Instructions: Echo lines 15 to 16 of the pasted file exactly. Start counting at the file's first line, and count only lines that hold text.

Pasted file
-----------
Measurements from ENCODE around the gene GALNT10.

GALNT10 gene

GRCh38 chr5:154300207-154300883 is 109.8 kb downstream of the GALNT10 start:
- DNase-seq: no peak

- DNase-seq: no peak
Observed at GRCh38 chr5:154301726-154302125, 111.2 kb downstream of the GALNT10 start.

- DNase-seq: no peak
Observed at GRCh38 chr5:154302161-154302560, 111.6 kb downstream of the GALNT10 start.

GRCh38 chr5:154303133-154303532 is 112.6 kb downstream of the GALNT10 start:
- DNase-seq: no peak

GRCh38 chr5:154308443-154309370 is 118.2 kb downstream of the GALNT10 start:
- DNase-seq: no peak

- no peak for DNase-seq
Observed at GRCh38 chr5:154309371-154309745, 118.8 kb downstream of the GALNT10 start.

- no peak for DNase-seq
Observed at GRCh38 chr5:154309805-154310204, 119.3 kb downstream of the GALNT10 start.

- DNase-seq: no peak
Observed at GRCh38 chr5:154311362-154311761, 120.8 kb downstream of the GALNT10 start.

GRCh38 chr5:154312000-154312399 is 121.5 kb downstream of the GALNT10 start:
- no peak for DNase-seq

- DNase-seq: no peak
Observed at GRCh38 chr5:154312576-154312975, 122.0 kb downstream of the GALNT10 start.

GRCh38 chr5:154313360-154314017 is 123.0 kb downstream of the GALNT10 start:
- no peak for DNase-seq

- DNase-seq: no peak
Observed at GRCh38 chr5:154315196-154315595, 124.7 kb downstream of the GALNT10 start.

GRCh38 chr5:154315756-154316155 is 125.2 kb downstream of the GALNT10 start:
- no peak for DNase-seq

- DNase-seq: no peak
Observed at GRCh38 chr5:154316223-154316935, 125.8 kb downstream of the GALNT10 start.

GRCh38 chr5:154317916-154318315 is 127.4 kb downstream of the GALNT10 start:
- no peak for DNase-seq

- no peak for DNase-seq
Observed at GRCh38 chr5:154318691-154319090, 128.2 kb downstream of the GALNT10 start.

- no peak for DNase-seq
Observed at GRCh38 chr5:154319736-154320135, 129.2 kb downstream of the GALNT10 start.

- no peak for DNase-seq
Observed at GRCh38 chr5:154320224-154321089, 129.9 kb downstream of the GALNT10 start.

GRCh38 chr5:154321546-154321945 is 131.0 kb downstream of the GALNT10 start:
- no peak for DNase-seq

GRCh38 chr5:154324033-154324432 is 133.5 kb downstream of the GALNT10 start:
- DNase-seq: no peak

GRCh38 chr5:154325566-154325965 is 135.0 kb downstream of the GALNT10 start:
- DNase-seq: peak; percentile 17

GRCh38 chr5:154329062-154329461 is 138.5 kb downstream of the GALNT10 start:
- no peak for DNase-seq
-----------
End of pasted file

- no peak for DNase-seq
Observed at GRCh38 chr5:154309805-154310204, 119.3 kb downstream of the GALNT10 start.